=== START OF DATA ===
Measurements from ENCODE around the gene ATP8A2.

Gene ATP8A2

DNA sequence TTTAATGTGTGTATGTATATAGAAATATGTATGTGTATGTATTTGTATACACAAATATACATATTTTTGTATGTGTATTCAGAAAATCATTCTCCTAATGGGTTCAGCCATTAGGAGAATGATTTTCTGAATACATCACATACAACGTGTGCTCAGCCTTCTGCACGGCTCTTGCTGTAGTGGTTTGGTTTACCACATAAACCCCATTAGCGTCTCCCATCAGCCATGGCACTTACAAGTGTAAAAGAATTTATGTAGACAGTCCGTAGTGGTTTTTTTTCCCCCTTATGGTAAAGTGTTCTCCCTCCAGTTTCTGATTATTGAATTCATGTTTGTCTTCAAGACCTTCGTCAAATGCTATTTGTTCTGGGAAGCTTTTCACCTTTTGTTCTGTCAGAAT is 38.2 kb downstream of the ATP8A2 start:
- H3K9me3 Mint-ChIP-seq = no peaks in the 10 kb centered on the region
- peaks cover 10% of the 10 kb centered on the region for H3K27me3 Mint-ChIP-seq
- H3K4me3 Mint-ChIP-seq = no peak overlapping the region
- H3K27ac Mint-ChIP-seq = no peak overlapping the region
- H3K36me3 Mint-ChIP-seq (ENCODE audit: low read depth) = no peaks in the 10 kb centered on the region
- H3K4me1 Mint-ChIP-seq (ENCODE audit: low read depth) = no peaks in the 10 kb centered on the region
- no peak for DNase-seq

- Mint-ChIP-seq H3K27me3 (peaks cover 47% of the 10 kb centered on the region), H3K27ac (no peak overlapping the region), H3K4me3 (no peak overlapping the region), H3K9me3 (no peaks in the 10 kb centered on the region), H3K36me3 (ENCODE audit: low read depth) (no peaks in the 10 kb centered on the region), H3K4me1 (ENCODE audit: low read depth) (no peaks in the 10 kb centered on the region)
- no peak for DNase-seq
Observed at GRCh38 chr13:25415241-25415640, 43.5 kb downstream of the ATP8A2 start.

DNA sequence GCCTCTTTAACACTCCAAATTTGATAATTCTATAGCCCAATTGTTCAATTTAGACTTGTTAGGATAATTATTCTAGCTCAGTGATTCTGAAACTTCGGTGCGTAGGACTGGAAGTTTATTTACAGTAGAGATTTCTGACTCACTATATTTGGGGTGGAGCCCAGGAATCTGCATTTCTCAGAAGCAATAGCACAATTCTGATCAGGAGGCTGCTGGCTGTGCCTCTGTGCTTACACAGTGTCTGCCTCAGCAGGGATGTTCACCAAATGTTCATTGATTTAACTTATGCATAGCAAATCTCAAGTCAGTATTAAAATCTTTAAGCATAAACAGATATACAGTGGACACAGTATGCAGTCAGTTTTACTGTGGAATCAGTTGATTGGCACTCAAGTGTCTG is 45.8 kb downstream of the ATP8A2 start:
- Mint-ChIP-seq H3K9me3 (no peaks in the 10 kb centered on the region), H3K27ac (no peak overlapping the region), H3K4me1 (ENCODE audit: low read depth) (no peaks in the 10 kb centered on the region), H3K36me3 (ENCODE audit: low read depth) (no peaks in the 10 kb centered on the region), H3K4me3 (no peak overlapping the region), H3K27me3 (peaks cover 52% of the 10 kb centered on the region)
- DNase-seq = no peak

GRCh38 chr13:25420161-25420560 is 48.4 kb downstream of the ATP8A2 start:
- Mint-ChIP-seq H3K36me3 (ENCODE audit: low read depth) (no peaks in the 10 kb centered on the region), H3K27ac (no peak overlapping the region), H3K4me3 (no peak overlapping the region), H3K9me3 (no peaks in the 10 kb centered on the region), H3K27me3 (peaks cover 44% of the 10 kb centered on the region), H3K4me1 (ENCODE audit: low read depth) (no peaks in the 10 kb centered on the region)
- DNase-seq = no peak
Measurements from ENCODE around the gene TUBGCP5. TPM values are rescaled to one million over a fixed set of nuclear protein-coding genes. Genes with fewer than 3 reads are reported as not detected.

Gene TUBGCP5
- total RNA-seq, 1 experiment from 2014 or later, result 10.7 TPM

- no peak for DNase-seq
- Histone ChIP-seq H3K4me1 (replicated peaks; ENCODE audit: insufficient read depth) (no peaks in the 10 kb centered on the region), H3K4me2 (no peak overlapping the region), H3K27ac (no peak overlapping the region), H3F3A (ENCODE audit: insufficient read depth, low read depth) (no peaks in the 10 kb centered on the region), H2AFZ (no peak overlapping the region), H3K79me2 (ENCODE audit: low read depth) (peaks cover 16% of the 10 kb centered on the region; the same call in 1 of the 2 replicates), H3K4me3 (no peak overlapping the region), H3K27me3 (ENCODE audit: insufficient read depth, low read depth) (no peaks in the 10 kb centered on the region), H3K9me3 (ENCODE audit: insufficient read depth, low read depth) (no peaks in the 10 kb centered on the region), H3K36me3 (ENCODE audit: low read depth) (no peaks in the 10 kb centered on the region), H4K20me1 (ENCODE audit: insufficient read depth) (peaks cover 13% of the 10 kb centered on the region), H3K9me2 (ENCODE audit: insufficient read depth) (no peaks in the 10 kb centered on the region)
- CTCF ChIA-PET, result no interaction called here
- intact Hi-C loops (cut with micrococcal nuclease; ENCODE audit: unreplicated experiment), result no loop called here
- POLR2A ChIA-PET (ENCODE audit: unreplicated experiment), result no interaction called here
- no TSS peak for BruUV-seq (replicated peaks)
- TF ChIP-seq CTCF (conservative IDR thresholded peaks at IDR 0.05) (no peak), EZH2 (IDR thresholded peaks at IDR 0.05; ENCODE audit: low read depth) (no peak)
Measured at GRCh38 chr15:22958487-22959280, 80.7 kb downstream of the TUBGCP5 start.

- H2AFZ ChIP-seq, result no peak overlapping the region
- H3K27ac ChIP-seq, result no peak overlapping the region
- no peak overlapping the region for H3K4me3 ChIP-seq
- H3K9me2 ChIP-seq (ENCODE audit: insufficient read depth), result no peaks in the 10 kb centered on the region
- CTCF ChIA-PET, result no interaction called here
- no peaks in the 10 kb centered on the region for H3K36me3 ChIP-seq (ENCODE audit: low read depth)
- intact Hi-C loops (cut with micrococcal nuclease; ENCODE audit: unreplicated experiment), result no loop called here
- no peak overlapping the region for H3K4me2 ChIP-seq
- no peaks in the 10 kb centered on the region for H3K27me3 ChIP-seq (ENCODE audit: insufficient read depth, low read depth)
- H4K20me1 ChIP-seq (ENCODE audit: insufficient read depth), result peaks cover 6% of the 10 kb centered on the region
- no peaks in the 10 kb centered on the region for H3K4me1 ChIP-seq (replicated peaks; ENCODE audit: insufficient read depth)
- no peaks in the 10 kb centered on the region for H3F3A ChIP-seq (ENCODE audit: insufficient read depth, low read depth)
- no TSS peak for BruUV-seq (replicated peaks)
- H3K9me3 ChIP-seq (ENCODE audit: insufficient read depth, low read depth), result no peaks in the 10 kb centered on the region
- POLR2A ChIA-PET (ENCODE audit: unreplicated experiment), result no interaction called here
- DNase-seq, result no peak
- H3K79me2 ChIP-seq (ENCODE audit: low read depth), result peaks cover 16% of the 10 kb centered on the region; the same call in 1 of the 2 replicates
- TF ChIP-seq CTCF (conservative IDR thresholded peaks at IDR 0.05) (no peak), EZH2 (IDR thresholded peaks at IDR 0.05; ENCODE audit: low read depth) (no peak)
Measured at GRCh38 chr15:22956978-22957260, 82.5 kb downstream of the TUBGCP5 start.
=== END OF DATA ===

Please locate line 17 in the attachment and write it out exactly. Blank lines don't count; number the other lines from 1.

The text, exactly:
GRCh38 chr13:25420161-25420560 is 48.4 kb downstream of the ATP8A2 start: